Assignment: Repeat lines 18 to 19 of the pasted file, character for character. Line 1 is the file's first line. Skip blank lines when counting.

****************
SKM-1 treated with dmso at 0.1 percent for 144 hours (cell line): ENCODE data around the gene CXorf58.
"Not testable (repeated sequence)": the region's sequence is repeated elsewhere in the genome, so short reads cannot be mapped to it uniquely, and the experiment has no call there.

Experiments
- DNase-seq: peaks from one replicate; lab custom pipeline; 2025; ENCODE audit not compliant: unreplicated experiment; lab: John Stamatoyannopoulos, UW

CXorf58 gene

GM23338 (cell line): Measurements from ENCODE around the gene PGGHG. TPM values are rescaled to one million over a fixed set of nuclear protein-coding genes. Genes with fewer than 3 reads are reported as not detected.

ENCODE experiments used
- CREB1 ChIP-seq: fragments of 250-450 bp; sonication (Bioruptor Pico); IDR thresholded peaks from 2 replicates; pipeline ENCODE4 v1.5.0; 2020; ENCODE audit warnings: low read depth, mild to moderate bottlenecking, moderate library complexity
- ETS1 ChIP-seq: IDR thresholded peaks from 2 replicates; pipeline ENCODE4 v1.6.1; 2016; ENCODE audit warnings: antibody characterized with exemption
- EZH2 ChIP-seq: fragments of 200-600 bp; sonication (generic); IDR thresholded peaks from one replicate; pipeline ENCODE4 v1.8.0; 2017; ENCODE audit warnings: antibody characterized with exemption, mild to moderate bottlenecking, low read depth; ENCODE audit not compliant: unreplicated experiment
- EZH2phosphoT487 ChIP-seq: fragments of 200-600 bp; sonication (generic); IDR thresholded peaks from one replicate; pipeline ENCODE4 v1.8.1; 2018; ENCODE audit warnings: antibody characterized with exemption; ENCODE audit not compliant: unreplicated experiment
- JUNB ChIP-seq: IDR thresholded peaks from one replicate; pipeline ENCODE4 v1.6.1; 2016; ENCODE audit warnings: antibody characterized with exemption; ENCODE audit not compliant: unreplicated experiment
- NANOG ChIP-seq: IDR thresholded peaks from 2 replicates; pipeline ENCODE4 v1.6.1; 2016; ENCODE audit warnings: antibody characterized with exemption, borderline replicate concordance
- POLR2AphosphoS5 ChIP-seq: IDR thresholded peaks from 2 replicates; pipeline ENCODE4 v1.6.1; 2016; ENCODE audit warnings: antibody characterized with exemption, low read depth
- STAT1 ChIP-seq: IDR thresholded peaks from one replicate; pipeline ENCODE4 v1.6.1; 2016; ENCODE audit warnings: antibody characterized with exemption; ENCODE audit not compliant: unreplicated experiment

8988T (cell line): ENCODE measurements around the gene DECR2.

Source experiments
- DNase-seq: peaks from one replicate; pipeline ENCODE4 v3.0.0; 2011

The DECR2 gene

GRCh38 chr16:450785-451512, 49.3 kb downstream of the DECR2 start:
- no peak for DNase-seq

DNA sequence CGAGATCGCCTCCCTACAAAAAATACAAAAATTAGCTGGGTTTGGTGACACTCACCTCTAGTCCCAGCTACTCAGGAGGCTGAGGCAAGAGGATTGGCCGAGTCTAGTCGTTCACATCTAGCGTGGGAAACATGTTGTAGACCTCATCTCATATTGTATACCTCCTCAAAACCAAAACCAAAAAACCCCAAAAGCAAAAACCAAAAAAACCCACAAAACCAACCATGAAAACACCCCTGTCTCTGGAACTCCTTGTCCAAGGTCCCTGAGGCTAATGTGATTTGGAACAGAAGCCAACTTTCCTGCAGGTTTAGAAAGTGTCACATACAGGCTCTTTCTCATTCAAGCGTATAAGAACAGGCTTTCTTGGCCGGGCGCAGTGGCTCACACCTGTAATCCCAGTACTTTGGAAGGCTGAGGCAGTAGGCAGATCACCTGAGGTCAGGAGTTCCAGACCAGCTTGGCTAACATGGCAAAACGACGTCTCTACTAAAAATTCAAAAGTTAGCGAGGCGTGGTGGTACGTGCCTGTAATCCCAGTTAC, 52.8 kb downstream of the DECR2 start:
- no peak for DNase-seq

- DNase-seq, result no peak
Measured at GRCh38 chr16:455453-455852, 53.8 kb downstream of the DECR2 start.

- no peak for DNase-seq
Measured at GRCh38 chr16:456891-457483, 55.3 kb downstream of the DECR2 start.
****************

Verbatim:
- DNase-seq: peaks from one replicate; pipeline ENCODE4 v3.0.0; 2011

The DECR2 gene